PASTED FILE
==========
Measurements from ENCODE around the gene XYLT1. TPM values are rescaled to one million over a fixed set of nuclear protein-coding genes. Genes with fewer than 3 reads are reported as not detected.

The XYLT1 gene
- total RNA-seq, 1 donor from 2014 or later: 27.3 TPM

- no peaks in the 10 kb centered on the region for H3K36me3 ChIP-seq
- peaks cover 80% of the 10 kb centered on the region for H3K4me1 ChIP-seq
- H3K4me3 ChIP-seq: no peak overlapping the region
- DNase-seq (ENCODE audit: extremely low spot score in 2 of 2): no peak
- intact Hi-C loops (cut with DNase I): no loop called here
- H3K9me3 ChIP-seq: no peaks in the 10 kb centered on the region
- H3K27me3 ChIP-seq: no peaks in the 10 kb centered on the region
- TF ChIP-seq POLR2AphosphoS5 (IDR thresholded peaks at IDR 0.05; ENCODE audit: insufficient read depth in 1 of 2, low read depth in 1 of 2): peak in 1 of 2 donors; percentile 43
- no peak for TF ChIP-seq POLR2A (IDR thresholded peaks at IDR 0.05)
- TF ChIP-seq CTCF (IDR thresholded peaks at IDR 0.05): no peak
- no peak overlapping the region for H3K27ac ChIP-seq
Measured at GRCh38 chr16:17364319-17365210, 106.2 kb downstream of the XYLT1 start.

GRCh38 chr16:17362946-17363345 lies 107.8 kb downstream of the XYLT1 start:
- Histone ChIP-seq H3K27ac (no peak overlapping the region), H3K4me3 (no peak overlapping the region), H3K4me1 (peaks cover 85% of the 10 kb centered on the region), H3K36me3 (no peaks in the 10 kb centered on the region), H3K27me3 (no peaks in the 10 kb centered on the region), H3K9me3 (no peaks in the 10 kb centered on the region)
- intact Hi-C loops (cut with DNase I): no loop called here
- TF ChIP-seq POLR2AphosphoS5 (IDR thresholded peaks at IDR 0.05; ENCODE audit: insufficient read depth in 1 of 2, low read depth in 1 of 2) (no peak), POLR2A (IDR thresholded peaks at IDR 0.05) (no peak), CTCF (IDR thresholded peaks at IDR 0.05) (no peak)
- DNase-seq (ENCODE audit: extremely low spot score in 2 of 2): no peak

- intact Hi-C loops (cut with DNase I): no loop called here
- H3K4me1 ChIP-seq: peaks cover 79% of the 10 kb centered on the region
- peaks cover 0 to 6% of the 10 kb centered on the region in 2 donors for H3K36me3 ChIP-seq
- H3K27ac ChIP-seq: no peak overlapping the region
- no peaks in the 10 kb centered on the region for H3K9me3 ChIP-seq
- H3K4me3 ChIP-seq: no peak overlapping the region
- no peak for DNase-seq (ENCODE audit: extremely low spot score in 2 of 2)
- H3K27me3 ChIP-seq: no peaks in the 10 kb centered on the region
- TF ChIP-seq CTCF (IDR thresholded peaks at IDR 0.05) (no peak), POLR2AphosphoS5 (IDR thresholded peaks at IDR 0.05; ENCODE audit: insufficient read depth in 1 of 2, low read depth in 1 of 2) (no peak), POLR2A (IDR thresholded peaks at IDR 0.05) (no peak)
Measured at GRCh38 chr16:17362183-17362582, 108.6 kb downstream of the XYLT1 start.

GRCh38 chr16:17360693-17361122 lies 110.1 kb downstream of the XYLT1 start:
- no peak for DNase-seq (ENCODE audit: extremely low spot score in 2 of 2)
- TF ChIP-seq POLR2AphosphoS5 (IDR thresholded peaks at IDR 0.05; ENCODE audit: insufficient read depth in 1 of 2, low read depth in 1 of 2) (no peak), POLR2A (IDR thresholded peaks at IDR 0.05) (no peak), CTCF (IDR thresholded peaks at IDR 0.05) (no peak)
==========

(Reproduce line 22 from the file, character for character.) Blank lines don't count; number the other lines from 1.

- H3K4me1 ChIP-seq: peaks cover 79% of the 10 kb centered on the region